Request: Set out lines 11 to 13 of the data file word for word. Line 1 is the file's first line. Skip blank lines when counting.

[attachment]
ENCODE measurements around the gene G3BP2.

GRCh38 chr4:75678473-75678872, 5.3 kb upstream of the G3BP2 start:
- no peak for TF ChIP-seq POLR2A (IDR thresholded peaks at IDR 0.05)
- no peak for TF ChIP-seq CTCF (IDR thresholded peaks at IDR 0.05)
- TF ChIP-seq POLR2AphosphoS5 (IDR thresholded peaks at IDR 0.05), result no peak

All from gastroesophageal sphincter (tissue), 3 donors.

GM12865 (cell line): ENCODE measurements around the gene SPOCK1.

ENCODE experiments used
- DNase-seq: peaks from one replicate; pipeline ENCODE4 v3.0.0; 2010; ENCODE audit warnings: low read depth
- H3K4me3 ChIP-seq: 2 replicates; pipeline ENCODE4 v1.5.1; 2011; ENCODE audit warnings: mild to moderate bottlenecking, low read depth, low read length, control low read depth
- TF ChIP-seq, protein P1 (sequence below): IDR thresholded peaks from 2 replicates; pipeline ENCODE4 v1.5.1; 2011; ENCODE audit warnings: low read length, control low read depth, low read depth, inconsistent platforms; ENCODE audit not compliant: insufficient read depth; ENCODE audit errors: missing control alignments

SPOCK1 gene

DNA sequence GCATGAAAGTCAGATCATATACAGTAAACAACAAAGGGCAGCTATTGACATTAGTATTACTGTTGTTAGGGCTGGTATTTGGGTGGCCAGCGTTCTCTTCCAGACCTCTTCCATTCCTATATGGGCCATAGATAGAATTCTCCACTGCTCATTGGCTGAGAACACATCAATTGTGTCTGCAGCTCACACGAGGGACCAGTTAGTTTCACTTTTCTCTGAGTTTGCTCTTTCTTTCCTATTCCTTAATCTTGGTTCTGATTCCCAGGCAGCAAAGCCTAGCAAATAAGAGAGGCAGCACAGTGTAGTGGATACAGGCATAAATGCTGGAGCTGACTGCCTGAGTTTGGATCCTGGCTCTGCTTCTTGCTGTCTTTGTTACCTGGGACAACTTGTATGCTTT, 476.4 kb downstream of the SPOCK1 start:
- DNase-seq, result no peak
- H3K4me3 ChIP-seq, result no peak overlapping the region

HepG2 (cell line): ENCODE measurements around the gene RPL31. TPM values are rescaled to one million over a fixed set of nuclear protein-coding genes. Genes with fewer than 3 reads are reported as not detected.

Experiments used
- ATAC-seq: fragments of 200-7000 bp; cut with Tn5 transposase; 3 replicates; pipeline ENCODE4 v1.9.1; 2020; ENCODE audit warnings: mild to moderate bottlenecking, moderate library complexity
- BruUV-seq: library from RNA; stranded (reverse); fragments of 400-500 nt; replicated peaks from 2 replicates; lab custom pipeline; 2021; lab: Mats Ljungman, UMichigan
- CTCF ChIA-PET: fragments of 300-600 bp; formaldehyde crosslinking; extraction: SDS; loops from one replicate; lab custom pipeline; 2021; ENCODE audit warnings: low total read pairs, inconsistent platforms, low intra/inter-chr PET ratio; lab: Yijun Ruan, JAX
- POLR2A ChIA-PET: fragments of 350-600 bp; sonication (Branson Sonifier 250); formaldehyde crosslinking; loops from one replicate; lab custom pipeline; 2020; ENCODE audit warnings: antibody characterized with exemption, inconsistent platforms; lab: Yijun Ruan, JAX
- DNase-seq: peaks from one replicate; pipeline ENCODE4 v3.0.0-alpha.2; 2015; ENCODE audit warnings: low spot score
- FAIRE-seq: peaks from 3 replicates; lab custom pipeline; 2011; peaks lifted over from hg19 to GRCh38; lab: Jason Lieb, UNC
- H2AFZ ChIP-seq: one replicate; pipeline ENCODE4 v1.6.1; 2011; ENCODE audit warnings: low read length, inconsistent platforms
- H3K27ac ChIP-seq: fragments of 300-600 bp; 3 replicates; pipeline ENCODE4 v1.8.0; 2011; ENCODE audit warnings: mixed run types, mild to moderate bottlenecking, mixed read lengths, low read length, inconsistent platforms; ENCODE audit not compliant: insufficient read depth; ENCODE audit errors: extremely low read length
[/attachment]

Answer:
- TF ChIP-seq, protein P1 (sequence below): IDR thresholded peaks from 2 replicates; pipeline ENCODE4 v1.5.1; 2011; ENCODE audit warnings: low read length, control low read depth, low read depth, inconsistent platforms; ENCODE audit not compliant: insufficient read depth; ENCODE audit errors: missing control alignments

SPOCK1 gene

DNA sequence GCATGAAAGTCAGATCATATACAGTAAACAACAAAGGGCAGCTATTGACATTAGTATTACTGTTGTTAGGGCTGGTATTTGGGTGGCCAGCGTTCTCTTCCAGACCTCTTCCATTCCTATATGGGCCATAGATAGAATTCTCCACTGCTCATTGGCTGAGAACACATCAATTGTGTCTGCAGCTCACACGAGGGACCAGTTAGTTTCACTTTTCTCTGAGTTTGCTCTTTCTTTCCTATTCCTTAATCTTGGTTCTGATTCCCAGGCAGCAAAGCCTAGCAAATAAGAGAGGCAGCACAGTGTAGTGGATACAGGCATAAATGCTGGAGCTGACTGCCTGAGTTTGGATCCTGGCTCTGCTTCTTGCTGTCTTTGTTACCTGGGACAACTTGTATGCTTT, 476.4 kb downstream of the SPOCK1 start: